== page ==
Google To Rethink Nexus Q, Gives It Free to Early Adopters
If you're itching to get your hands on Google's spherical Nexus Q media streaming device, you're in for a letdown. Google has stopped taking orders for it.
But if you're one of the lucky few who ordered it early, you're in for a pleasant surprise: It will arrive without a bill.
Just Take It
Google this week sent out notices to those early adopters to let them know the device is still on its way, gratis.
"When we announced Nexus Q at Google I/O, we gave away devices to attendees for an early preview," read the notice posted by several recipients on Google+. "The industrial design and hardware were met with great enthusiasm. We also heard initial feedback from users that they want Nexus Q to do even more than it does today. In response, we have decided to postpone the consumer launch of Nexus Q while we work on making it even better."
"To thank you for your early interest, we'd like to extend the Nexus Q preview to our pre-order customers and send you a free device."
But those visiting the former order page at Google Play, the technology giant's online store (formerly the Android Market) will get this notice: "The Nexus Q is coming soon. Sign up to get the latest news directly from Google."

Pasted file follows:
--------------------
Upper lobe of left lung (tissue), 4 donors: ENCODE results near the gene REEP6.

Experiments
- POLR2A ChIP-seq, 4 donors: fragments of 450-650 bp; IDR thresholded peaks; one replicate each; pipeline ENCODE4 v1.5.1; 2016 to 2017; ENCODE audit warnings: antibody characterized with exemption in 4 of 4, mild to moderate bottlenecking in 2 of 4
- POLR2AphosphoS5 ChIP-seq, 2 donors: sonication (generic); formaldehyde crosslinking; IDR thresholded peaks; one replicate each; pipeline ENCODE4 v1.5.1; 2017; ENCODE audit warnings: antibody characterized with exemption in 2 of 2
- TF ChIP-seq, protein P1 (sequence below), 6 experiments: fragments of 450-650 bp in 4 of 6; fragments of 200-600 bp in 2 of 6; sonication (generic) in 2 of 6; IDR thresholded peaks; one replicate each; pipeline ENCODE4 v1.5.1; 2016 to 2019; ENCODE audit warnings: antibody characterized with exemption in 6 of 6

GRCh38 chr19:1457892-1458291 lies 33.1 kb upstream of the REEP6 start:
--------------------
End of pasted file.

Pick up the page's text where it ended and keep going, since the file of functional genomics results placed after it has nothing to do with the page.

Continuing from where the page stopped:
The Android 4.0-powered device was introduced at Google's I/O developer's conference in San Francisco in June with a $300 price and allows people to point their Android-powered devices at the Q and transmit movies, songs or other media to devices connected by cords, Wi-Fi or Bluetooth.
It is similar in design to Apple TV, the set-top box that also streams content but is far cheaper, at $99 for the latest model.
Too Much Coin
Michael Inouye, a digital home analyst at ABI Research, said Google was wise to delay the Q's distribution because the device was overpriced.
"The concept of the Nexus Q makes sense -- namely reinforcing and complementing Google's ecosystem by supporting YouTube and Google Play," Inouye told us. "Apple has a similar arrangement with its Apple TV, iTunes, iOS, and computing products. The key difference however rests with the number of third-party services like Netflix, Hulu Plus, YouTube, MLB, etc. that the Apple TV supports -- plus the STB also costs $200 less. Others like Roku offer even less expensive alternatives and more content than the Nexus Q."
Inouye adds that while it makes sense to market a complementary device to Android smartphones and tablets, the limited feature set was still a major setback.
"Some might argue that the ability to power speakers (integrated amp) brought the Nexus Q closer to a docking station, which can cost in excess of $300," he said. "But the main premise/value still targeted video, which like Google TV was too limited."
Some of those posting about the Nexus Q on Google+ wondered if the reboot of the Nexus Q would mean new hardware or just new software, so those who have the prototype could eventually upgrade.